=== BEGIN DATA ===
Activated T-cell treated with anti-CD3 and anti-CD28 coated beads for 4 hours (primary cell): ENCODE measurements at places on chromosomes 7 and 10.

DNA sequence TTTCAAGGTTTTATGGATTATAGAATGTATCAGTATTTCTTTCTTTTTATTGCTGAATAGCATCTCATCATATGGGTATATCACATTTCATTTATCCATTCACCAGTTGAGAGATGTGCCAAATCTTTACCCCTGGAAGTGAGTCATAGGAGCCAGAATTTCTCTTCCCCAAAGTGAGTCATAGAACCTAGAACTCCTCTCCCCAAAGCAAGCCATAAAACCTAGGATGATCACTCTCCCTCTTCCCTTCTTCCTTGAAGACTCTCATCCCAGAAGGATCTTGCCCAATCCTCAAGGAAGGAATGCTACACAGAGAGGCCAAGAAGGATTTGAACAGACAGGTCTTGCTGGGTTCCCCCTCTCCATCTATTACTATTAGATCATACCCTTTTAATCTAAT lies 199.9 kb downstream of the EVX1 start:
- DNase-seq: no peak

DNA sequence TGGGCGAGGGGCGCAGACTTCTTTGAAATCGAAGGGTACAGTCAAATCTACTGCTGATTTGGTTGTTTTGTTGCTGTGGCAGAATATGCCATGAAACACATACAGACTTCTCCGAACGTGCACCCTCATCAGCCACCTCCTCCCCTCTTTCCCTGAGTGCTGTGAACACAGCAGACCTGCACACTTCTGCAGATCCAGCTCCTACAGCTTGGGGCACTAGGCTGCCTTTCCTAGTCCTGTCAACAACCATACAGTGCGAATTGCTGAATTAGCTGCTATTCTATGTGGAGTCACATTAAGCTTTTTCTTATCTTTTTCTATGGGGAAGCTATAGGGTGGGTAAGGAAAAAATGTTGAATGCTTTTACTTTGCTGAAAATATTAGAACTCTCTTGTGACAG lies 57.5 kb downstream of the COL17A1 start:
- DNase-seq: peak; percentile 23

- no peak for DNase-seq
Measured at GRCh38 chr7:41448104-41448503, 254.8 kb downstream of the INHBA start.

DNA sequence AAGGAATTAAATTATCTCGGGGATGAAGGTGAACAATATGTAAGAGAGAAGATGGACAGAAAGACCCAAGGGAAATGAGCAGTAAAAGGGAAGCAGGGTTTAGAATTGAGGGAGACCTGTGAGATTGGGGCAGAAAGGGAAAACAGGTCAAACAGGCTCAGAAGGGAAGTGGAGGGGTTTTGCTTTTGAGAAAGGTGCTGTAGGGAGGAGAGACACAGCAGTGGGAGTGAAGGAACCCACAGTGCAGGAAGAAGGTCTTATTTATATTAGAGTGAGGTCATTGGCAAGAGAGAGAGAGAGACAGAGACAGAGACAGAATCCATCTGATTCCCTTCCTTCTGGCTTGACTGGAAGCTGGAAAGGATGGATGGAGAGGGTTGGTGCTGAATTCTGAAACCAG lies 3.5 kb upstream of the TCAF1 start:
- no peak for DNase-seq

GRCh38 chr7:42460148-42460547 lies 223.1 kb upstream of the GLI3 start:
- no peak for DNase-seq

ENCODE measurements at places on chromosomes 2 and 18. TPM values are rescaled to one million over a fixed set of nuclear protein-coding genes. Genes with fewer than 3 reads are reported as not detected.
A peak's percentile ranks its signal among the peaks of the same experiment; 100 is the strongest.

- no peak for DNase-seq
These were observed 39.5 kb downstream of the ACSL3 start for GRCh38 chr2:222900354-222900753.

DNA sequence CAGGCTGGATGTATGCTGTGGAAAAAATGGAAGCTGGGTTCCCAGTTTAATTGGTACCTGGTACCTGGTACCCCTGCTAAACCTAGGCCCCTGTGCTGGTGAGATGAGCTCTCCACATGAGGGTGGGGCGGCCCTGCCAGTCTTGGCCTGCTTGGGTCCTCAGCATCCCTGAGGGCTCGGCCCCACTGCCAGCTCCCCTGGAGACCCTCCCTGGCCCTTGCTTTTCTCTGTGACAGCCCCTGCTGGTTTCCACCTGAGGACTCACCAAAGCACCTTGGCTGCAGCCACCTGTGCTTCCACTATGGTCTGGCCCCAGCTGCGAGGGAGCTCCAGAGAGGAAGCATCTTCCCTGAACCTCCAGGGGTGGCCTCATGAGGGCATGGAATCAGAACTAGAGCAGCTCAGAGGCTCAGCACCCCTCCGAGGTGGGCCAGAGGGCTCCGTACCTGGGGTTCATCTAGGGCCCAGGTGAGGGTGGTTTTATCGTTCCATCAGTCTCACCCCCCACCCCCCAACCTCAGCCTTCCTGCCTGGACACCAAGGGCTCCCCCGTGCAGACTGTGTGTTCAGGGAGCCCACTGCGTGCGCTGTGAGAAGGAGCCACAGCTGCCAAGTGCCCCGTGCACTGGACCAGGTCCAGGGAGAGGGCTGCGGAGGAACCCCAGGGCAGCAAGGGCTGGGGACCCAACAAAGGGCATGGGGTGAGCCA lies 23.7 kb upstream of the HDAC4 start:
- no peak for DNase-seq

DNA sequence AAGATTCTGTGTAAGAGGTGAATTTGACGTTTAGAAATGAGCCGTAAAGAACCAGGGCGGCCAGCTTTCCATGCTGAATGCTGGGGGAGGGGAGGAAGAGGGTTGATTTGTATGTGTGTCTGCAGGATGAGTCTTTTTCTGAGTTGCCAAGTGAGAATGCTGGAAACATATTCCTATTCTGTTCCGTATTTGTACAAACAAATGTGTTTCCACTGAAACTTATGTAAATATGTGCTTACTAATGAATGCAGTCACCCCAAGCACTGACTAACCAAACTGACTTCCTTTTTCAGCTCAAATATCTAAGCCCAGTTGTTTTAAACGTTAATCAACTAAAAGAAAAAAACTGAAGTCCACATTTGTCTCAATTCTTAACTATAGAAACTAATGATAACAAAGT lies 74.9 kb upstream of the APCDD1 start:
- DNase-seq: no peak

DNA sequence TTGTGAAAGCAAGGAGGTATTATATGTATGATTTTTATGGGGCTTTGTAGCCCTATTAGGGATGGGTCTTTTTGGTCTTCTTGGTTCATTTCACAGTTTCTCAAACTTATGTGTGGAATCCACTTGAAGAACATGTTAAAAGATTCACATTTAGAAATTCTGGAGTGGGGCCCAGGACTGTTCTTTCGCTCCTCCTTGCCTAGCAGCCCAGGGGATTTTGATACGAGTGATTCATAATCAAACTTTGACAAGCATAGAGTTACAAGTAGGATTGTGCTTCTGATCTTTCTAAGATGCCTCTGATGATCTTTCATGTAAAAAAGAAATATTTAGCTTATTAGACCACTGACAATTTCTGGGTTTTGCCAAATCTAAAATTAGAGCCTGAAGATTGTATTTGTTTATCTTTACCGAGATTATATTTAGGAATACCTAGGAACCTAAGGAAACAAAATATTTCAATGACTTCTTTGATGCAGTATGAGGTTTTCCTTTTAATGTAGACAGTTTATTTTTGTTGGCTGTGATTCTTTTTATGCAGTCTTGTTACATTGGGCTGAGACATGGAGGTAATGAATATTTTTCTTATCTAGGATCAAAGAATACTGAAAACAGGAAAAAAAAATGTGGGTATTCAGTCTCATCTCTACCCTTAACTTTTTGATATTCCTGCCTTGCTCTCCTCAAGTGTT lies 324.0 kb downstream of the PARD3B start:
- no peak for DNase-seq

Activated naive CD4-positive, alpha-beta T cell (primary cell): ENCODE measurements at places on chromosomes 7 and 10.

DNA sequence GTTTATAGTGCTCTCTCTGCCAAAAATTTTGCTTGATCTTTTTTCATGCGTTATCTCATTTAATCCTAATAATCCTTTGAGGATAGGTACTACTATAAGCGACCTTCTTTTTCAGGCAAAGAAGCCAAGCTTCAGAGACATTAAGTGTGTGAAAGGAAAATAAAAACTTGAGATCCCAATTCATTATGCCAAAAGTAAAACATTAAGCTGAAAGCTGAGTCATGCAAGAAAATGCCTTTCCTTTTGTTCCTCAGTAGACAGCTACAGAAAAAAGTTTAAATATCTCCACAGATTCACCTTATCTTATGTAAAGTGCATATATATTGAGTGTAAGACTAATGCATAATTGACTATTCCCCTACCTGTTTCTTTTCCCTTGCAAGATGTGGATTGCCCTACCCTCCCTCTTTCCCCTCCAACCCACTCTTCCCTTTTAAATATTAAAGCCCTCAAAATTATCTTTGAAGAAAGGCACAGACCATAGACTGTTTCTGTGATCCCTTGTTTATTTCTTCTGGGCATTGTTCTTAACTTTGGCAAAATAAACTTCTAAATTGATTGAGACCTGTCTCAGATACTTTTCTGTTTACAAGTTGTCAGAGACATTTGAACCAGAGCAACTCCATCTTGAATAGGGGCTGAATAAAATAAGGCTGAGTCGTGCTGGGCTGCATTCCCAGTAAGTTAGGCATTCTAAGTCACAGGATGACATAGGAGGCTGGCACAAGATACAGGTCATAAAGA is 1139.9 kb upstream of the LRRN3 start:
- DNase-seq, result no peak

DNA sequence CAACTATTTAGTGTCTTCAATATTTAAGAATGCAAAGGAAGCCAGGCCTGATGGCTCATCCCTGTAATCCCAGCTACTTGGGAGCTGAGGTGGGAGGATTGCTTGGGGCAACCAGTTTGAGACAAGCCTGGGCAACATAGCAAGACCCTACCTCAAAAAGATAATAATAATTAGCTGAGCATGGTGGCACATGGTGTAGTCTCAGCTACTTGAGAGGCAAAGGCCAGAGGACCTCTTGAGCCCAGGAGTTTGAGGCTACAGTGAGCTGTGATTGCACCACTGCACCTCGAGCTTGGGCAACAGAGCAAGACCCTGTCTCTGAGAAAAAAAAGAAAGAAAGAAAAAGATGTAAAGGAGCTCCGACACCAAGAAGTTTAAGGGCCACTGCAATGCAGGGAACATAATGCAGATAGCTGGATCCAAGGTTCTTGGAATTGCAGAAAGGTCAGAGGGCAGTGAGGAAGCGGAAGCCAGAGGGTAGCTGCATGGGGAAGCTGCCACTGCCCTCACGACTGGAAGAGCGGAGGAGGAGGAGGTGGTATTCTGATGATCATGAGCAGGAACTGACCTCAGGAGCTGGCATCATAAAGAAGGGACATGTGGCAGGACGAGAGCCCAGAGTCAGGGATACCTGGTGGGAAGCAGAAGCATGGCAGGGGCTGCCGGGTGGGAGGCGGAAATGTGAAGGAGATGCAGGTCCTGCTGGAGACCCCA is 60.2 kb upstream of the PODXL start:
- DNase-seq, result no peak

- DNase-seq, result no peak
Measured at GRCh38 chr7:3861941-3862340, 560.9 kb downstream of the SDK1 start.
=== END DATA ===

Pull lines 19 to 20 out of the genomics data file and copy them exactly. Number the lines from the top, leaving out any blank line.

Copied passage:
- DNase-seq: no peak

DNA sequence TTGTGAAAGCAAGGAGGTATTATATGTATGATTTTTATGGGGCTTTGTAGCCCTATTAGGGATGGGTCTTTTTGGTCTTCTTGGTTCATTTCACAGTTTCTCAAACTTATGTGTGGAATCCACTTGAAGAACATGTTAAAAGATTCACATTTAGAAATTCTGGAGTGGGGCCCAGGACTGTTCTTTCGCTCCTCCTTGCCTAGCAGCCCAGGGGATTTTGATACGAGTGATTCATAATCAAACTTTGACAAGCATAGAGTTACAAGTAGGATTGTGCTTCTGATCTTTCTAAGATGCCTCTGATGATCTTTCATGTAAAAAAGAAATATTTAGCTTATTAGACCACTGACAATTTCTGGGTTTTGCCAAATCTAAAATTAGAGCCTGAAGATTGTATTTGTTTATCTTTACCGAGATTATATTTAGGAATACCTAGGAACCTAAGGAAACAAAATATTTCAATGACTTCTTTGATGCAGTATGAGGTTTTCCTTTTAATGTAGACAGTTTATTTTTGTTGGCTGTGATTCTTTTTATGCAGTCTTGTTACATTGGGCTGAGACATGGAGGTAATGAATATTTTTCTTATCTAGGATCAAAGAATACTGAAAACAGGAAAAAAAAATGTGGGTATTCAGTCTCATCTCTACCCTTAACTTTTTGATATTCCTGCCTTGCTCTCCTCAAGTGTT lies 324.0 kb downstream of the PARD3B start: